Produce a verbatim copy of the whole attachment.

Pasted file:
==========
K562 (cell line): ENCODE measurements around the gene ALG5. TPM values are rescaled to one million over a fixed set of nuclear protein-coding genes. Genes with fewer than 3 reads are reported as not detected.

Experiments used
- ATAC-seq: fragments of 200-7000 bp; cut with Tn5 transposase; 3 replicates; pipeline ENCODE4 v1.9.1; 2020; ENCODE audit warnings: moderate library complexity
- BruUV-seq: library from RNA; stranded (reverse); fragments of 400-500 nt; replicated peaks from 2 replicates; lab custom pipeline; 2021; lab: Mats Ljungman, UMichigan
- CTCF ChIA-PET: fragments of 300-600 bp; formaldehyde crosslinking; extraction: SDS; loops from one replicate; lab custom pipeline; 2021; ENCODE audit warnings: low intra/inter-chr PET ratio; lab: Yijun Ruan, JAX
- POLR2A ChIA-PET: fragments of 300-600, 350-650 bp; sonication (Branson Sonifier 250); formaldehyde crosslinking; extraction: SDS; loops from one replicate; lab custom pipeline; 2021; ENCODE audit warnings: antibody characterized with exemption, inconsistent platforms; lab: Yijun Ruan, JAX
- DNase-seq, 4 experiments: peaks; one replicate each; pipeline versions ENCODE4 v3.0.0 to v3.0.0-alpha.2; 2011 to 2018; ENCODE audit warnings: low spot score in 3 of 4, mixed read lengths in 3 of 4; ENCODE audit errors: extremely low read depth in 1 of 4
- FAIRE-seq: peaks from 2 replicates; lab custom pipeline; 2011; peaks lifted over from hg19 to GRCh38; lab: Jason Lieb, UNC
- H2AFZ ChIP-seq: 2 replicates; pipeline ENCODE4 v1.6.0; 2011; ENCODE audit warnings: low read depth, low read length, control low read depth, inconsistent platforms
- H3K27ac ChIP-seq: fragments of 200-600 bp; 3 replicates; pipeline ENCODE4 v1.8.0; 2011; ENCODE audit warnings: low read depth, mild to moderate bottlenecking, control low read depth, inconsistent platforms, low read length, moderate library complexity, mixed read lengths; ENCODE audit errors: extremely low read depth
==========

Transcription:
K562 (cell line): ENCODE measurements around the gene ALG5. TPM values are rescaled to one million over a fixed set of nuclear protein-coding genes. Genes with fewer than 3 reads are reported as not detected.

Experiments used
- ATAC-seq: fragments of 200-7000 bp; cut with Tn5 transposase; 3 replicates; pipeline ENCODE4 v1.9.1; 2020; ENCODE audit warnings: moderate library complexity
- BruUV-seq: library from RNA; stranded (reverse); fragments of 400-500 nt; replicated peaks from 2 replicates; lab custom pipeline; 2021; lab: Mats Ljungman, UMichigan
- CTCF ChIA-PET: fragments of 300-600 bp; formaldehyde crosslinking; extraction: SDS; loops from one replicate; lab custom pipeline; 2021; ENCODE audit warnings: low intra/inter-chr PET ratio; lab: Yijun Ruan, JAX
- POLR2A ChIA-PET: fragments of 300-600, 350-650 bp; sonication (Branson Sonifier 250); formaldehyde crosslinking; extraction: SDS; loops from one replicate; lab custom pipeline; 2021; ENCODE audit warnings: antibody characterized with exemption, inconsistent platforms; lab: Yijun Ruan, JAX
- DNase-seq, 4 experiments: peaks; one replicate each; pipeline versions ENCODE4 v3.0.0 to v3.0.0-alpha.2; 2011 to 2018; ENCODE audit warnings: low spot score in 3 of 4, mixed read lengths in 3 of 4; ENCODE audit errors: extremely low read depth in 1 of 4
- FAIRE-seq: peaks from 2 replicates; lab custom pipeline; 2011; peaks lifted over from hg19 to GRCh38; lab: Jason Lieb, UNC
- H2AFZ ChIP-seq: 2 replicates; pipeline ENCODE4 v1.6.0; 2011; ENCODE audit warnings: low read depth, low read length, control low read depth, inconsistent platforms
- H3K27ac ChIP-seq: fragments of 200-600 bp; 3 replicates; pipeline ENCODE4 v1.8.0; 2011; ENCODE audit warnings: low read depth, mild to moderate bottlenecking, control low read depth, inconsistent platforms, low read length, moderate library complexity, mixed read lengths; ENCODE audit errors: extremely low read depth